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Understanding the Buncefield Explosion

30 August 2007

The first open forum discussion by experts of a key report into the Buncefield oil storage depot incident, which led to one of Europe's biggest peacetime explosions, is to be held at Cardiff University (20 September).

On 11 December, 2005 a number of explosions occurred at the Buncefield Oil Storage Depot in Hertfordshire, which devastated the site and surrounding buildings. More than 40 people were injured; yet amazingly there were no fatalities. The fire burned for several days, destroying most of the site and emitting large clouds of black smoke into the atmosphere.

As part of the post-Buncefield investigation, an ‘Explosion Mechanism Advisory Group’ (EMAG) was set up to advise the Buncefield ‘Major Incident Investigation Board’ on the work that would be required to explain the severity of the Buncefield explosion. The Group’s report was first published on 16 August.

The Cardiff School of Engineering is to host the 25th anniversary meeting of the UK Explosion Liaison Group (19 and 20 September), which will include the first open discussion session on the Buncefield Explosion Mechanism Advisory Group’s report, with a panel that includes experts and several of the Group’s members. The discussion will consider the implications of the report.

Professor Phil Bowen, Cardiff School of Engineering said: "Following an overview of the Explosion Mechanism Advisory Group report, I am anticipating an open and lively discussion session in the company of several of the advisory group members. It is fitting that this first open discussion of the report should take place during 25th anniversary meeting of the UK Explosion Liaison Group."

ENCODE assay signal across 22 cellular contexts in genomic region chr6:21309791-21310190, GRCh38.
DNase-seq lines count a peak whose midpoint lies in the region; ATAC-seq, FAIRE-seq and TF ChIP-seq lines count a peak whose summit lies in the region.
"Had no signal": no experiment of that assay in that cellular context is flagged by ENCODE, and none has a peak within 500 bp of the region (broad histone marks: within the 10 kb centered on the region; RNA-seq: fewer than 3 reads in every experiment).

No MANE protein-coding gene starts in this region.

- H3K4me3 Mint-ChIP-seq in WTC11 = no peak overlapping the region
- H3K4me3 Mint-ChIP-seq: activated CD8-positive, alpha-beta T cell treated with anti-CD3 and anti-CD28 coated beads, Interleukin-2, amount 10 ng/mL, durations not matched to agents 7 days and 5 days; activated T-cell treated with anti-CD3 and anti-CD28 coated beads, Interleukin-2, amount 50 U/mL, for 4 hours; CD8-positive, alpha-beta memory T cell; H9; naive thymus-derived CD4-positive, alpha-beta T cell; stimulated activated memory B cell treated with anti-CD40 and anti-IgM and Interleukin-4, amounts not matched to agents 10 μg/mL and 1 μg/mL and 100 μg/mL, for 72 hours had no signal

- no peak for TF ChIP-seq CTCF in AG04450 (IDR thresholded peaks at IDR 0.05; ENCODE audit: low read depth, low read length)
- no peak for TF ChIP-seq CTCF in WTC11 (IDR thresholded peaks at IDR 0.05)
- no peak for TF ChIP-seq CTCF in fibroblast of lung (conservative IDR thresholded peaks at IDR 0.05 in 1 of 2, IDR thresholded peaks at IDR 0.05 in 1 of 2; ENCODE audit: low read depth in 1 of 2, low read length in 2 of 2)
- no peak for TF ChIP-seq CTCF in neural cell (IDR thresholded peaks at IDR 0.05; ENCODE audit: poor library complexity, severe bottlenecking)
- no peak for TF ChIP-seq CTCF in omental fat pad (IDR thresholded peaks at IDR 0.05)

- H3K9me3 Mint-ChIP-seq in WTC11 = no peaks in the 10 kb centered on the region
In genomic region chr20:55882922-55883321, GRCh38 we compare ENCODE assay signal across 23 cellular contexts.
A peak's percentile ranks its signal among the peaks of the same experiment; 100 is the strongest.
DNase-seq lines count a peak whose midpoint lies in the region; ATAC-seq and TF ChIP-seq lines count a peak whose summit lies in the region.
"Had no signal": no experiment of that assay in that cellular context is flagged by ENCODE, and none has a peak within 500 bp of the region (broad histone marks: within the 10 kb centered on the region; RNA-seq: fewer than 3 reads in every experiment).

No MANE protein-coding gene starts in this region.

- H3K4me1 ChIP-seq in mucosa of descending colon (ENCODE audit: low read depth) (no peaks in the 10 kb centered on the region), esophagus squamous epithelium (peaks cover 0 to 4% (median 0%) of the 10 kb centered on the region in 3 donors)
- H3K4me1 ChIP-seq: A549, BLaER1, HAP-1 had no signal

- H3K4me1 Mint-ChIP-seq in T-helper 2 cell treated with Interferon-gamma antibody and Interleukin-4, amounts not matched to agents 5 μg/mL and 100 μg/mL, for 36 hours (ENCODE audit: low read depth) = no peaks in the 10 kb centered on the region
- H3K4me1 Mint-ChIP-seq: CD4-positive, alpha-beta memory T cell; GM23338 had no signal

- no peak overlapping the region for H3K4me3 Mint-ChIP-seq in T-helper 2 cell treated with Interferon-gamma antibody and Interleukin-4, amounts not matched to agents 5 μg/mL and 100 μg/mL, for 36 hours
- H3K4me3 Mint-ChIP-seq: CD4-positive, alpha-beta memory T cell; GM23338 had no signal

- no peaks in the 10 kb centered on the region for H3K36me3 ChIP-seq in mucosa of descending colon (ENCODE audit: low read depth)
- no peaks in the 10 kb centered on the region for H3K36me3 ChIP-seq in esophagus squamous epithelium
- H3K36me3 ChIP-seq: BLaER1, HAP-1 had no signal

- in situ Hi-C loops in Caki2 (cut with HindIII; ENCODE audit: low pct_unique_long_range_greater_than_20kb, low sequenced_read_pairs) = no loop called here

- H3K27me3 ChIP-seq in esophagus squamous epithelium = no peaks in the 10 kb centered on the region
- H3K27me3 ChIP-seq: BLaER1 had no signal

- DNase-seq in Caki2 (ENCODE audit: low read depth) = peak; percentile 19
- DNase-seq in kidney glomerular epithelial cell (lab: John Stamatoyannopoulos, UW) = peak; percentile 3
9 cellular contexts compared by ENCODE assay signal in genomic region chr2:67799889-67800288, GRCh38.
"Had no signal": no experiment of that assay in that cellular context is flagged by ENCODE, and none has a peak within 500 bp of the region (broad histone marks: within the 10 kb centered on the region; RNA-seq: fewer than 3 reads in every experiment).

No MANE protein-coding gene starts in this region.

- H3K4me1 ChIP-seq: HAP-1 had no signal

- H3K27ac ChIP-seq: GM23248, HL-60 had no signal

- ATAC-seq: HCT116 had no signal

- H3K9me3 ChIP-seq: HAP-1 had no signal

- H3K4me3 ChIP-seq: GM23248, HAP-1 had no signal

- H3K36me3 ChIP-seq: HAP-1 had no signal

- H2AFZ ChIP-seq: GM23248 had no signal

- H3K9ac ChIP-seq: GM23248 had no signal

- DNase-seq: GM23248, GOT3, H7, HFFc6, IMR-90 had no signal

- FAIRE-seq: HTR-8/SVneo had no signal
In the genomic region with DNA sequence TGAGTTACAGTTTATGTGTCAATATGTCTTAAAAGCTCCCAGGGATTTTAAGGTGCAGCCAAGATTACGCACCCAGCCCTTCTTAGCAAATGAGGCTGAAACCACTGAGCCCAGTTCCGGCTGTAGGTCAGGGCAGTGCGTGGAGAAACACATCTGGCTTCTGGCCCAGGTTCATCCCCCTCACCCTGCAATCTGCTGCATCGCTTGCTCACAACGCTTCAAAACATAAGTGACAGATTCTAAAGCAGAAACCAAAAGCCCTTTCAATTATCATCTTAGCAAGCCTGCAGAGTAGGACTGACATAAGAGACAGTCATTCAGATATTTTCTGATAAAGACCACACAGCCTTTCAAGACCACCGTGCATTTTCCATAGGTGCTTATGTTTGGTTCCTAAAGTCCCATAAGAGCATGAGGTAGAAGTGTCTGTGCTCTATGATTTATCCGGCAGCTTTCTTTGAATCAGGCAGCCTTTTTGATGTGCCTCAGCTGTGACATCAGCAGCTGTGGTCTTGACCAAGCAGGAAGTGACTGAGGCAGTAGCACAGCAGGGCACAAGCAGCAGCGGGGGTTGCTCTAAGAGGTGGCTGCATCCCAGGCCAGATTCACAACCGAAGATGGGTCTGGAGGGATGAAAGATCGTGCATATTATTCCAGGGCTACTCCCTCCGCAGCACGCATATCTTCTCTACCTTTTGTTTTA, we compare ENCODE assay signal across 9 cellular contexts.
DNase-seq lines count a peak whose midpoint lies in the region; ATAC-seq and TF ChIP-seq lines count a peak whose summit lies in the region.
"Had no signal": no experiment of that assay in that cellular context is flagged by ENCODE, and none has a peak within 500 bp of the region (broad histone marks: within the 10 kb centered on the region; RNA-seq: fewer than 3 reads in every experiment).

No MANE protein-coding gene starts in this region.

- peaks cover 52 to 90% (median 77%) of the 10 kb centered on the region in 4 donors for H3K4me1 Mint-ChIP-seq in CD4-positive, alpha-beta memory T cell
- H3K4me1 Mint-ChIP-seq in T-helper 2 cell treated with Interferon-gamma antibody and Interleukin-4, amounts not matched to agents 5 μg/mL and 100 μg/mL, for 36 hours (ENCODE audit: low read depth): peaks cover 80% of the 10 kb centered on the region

A limited number of places have been reserved for members of the media to attend the meeting.

ENGIN3 Buncefield

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Notes to Editors:

1. Members of the media are invited to attend the Open-Forum Discussion on the Explosion Advisory Group’s findings on the morning on September 20 in Birt Acres Lecture theatre, Bute Building, Cardiff University. Please notify the Public Relations Office in advance if you plan to attend.

2. For more information concerning Buncefield, see

3.Cardiff University

Cardiff University is recognised in independent government assessments as one of Britain’s leading teaching and research universities. Founded by Royal Charter in 1883, the University today combines impressive modern facilities and a dynamic approach to teaching and research. The University’s breadth of expertise in research and research-led teaching encompasses: the humanities; the natural, physical, health, life and social sciences; engineering and technology; preparation for a wide range of professions; and a longstanding commitment to lifelong learning. Cardiff is a member of the Russell Group of Britain’s leading research universities.

Visit the University website at:

4.Cardiff School of Engineering

Engineering has been taught at Cardiff since 1893. Today, the School of Engineering is regarded as one of the top centres for engineering with teaching and research facilities ranked amongst the best in the British university system following a £35million refurbishment in recent years.

Staff members are active in most fields of engineering research. These are split into three main groups: civil engineering; electrical, electronic and systems engineering; and mechanical engineering. Its research has earned the highest ratings in government assessments.

Research expertise within mechanical engineering includes: control and dynamics; emissions, effluents and processes; energy; renewable energy; fluid power; materials; thermal fluids; and tribology.

In addition, the School hosts a number of officially designated specialist research centres.

5. For more information concerning UKELG and 25th Anniversary meeting, see

Further Information:

Emma Darling
Public Relations Office,
Cardiff University,
029 2087 4499

Professor Phil Bowen,
School of Engineering,
Cardiff University
029 20874 688